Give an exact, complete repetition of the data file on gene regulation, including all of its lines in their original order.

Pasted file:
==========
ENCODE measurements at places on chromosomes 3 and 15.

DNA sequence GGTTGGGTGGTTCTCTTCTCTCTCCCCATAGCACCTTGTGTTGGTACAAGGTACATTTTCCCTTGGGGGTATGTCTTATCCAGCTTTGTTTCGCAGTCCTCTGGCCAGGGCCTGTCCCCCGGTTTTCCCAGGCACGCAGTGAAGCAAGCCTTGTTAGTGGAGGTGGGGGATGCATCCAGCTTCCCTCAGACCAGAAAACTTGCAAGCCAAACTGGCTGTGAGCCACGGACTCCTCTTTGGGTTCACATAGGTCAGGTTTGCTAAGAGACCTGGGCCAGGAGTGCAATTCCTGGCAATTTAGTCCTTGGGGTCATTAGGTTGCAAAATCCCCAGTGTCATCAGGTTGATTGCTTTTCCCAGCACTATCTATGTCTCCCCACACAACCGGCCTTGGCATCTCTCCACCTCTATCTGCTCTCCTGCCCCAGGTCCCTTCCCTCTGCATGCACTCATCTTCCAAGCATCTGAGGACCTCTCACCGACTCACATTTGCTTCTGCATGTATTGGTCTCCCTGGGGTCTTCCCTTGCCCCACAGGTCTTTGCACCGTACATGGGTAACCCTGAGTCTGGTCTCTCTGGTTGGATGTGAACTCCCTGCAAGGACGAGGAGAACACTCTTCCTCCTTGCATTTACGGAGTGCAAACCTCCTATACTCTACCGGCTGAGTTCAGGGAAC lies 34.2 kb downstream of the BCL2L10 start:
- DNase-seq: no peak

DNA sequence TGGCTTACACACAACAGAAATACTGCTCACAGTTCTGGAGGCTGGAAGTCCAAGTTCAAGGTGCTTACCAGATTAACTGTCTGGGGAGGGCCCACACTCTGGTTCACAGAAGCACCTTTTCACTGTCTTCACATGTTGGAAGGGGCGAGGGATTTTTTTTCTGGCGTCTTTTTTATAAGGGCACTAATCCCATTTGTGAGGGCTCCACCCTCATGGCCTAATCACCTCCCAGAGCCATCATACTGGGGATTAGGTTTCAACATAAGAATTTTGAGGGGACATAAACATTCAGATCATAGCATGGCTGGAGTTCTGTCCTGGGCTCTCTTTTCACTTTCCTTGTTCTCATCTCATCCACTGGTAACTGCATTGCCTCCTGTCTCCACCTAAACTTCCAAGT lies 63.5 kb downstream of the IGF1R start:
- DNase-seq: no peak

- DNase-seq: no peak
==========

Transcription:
ENCODE measurements at places on chromosomes 3 and 15.

DNA sequence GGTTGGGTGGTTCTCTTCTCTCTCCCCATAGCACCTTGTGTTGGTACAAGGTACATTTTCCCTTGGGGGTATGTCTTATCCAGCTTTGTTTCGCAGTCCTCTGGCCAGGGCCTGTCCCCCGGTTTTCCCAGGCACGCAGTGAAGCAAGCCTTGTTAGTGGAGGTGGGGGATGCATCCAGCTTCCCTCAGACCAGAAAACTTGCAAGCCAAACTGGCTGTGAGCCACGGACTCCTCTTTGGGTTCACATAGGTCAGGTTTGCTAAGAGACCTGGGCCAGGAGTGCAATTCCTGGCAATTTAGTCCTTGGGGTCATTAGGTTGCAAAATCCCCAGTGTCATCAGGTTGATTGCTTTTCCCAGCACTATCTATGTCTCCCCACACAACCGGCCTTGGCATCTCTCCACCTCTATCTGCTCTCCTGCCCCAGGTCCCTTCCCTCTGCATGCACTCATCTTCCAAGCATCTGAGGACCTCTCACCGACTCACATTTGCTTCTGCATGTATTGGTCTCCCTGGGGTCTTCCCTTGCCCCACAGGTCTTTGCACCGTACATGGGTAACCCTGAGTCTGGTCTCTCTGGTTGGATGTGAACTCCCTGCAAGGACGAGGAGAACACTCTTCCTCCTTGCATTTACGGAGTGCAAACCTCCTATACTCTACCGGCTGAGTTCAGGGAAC lies 34.2 kb downstream of the BCL2L10 start:
- DNase-seq: no peak

DNA sequence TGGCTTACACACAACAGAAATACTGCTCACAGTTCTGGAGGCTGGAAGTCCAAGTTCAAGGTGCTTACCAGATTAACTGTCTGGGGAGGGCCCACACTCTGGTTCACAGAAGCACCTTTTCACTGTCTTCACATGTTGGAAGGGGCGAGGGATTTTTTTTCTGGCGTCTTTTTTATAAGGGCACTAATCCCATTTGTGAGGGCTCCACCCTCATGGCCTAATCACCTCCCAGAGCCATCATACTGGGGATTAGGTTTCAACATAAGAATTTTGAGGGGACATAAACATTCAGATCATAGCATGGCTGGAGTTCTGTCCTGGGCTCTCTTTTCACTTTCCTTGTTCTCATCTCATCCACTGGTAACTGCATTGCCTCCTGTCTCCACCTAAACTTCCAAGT lies 63.5 kb downstream of the IGF1R start:
- DNase-seq: no peak

- DNase-seq: no peak